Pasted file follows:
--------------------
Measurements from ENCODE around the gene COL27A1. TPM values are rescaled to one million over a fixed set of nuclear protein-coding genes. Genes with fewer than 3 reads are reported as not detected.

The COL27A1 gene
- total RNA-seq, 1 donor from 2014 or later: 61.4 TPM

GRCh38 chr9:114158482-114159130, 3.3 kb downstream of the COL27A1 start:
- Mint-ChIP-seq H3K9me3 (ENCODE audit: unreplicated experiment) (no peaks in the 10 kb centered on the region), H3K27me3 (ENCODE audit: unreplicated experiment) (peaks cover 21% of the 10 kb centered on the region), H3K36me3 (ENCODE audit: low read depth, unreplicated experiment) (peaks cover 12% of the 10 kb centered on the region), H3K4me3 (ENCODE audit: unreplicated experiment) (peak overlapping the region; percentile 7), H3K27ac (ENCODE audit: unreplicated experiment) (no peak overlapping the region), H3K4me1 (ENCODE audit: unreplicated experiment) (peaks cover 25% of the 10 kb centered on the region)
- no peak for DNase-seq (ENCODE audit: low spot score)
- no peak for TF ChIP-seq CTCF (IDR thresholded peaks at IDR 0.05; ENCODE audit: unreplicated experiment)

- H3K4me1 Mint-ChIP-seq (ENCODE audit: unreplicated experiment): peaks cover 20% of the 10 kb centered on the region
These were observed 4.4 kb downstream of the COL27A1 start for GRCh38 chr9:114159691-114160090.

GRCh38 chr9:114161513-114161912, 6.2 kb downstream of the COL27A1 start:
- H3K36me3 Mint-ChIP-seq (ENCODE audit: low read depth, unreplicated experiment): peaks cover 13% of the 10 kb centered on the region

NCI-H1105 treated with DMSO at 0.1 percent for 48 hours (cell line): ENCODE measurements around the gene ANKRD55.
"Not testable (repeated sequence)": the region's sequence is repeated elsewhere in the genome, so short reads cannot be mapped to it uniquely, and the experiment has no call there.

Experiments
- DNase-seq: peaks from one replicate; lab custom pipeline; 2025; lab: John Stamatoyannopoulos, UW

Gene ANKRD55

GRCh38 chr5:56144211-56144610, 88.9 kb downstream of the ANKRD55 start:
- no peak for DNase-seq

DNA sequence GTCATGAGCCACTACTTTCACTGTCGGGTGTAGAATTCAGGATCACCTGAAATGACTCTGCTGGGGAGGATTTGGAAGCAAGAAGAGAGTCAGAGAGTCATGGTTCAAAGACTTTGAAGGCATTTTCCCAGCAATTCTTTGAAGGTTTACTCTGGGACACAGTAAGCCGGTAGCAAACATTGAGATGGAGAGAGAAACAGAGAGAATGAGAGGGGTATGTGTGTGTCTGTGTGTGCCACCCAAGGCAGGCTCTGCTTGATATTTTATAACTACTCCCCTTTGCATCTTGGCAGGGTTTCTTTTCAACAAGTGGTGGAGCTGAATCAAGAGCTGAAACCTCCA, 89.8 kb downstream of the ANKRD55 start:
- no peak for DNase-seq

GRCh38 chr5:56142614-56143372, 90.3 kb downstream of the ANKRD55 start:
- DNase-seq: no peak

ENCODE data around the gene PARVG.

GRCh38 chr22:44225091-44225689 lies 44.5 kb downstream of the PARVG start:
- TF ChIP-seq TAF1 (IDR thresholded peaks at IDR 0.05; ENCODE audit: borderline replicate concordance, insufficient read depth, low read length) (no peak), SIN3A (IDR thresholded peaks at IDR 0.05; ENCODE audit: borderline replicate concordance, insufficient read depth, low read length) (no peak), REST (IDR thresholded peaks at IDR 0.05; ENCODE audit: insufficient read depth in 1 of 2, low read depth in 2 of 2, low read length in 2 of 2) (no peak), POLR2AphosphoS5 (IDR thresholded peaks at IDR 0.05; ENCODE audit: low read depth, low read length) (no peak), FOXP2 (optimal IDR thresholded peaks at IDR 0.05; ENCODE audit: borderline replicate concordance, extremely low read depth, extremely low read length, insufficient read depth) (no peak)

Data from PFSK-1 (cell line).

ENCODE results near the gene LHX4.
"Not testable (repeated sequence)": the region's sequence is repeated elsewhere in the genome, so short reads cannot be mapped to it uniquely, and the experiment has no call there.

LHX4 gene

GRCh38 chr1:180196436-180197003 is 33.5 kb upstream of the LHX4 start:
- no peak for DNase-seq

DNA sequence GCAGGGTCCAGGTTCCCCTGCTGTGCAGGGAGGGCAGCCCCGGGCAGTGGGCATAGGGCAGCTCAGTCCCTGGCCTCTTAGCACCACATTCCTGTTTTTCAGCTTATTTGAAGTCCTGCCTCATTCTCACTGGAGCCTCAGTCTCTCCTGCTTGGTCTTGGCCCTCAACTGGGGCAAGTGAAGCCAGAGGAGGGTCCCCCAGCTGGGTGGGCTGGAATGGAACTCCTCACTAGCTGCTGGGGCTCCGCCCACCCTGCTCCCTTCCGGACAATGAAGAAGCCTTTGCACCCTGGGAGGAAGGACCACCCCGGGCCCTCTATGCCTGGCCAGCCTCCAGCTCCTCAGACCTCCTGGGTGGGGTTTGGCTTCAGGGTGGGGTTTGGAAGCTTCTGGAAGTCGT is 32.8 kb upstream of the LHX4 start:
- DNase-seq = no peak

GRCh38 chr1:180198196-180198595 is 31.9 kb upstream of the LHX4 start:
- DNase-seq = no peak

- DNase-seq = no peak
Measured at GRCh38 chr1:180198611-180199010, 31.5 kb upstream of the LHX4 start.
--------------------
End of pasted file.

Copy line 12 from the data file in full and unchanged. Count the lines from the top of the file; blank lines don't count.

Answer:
NCI-H1105 treated with DMSO at 0.1 percent for 48 hours (cell line): ENCODE measurements around the gene ANKRD55.